Who Perceives Inequality?

To examine this phenomenon, the researchers started by recruiting more than 2,000 online participants and asked them to look at photos of urban life. These scenes deliberately included signs of high and low social status, such as a luxury vehicle parked next to an unhoused person’s shopping cart. Then, participants were asked an open-ended question: What do you notice about the photo?

To assess participants’ beliefs about social egalitarianism, the researchers looked at their levels of social-dominance orientation, or SDO. People with high SDO are comfortable with social hierarchies, while people with low SDO are less comfortable with those hierarchies. For this experiment (and all the others in the study), participants answered a 16-question survey that measured their SDO.

When the researchers analyzed participants’ responses, they looked for both direct and indirect mentions of inequality. Simply noticing the luxury car or the cart—details that signal an economic divide—counted as an indirect mention; explicitly connecting those details to inequality was considered a direct mention.

Participants with high SDO—that is, people who hold less socially egalitarian views—were significantly less attentive to inequality than those low in SDO, the researchers found. SDO correlated negatively with direct mentions of inequality, but also indirect ones: a sign that high-SDO individuals simply aren’t as attuned to signs of unfairness in the world around them as low-SDO individuals.

Just Not Seeing It: The Gender Wage Gap

There was one possibility the researchers couldn’t rule out from the first study: maybe high-SDO individuals really did see the signs of inequality but just didn’t report seeing them.

They decided to investigate this possibility using a clever technique that required online participants to judge, across many rapid trials, whether two sets of objects were equal or unequal to one another. In their study, these objects were bags of money: on one side of the screen, the moneybags were paired with pictures of men, and on the other, they were paired with pictures of women. Half the time, participants saw the same number of moneybags on each side of the screen. The rest of the time, they saw more moneybags associated with the men—a representation of the gender wage gap.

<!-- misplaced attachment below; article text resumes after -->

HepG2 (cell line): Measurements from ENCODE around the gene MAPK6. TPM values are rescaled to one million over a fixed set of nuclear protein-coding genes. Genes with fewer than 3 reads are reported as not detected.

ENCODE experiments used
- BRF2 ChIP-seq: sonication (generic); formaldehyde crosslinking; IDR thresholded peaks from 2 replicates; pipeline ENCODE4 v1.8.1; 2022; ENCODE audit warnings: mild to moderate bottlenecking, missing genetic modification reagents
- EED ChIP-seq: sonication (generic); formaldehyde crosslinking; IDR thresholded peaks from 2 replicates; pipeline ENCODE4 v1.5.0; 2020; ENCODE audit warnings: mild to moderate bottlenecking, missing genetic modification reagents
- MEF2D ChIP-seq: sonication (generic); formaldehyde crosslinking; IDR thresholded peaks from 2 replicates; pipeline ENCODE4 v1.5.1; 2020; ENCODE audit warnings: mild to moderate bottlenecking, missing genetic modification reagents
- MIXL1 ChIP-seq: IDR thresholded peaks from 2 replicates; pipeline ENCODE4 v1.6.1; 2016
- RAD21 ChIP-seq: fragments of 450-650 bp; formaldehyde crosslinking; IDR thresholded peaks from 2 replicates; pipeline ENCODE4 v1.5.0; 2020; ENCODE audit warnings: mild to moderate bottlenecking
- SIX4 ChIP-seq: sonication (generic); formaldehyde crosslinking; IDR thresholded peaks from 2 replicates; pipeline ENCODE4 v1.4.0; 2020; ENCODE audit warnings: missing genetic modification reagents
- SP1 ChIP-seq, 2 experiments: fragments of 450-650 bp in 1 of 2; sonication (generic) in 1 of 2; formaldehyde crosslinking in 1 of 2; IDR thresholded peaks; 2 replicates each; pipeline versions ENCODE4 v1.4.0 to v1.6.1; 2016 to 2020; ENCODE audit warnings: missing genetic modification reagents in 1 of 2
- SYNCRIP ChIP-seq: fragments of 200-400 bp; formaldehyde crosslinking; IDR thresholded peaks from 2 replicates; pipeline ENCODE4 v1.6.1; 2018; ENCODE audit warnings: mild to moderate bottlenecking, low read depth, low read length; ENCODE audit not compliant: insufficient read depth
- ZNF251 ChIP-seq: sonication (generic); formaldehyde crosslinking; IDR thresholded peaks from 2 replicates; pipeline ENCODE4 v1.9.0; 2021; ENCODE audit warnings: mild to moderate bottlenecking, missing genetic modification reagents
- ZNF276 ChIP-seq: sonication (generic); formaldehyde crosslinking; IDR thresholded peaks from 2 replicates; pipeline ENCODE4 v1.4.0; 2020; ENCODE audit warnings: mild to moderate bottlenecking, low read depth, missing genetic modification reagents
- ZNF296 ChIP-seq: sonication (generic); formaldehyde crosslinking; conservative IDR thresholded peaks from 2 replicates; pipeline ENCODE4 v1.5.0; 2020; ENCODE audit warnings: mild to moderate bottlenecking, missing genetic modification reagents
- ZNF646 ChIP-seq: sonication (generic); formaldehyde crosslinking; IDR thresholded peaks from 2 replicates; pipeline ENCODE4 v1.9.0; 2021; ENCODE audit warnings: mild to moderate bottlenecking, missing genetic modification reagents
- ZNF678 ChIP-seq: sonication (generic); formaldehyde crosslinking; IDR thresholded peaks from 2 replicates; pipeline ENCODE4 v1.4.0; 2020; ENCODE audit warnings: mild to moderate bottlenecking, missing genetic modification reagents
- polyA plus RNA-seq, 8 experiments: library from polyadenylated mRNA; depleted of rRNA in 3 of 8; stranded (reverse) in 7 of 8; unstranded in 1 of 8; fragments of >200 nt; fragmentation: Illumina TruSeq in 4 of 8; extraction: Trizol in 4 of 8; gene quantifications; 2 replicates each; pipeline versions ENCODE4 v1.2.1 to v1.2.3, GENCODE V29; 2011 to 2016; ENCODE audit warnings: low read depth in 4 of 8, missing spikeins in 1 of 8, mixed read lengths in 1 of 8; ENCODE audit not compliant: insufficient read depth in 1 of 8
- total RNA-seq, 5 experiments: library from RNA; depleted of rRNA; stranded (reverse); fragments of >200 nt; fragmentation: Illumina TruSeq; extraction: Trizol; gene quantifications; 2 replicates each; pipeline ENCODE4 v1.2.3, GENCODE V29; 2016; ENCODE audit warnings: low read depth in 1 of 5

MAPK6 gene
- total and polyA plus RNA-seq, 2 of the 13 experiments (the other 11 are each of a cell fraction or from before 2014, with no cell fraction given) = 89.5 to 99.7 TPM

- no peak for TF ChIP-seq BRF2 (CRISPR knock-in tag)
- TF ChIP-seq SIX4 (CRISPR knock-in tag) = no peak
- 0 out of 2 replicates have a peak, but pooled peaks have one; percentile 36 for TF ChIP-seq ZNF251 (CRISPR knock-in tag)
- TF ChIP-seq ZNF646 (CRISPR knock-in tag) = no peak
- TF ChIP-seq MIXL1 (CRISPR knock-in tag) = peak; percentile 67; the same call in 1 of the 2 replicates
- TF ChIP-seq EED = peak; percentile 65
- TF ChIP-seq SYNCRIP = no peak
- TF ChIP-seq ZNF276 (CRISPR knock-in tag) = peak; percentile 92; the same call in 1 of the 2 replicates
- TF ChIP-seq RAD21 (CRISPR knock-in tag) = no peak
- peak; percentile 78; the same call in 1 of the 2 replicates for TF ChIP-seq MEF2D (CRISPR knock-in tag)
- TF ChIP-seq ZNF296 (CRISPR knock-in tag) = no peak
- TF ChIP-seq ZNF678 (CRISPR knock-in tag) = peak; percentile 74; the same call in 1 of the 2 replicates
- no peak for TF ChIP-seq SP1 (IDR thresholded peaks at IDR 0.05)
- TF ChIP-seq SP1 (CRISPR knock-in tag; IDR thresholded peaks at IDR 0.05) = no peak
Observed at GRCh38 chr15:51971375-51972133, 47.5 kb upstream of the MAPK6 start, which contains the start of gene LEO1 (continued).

For each trial, participants had to press the space bar when the distribution of moneybags was equal, but refrain from pressing any keys if they saw unequal distributions.

As in the first study, participants’ attentiveness to inequality varied with SDO: social egalitarians were more accurate in detecting unequal numbers of moneybags than participants with high SDO. (The researchers also looked at whether social egalitarians might experience more “false alarms”—that is, be more likely to report inequality when it wasn’t there—but did not find this to be true.)

How Perceptions Change with Different Types of Inequality

In the first two studies the researchers looked at inequality as we traditionally imagine it—socially dominant groups benefiting at the expense of socially marginalized groups. They’d seen that high-SDO individuals were less attuned to this kind of inequality, but what if they switched things around? Would high-SDO people perceive inequality when it affected the higher-status group? And would low-SDO people be equally alert when socially dominant group members were at a disadvantage?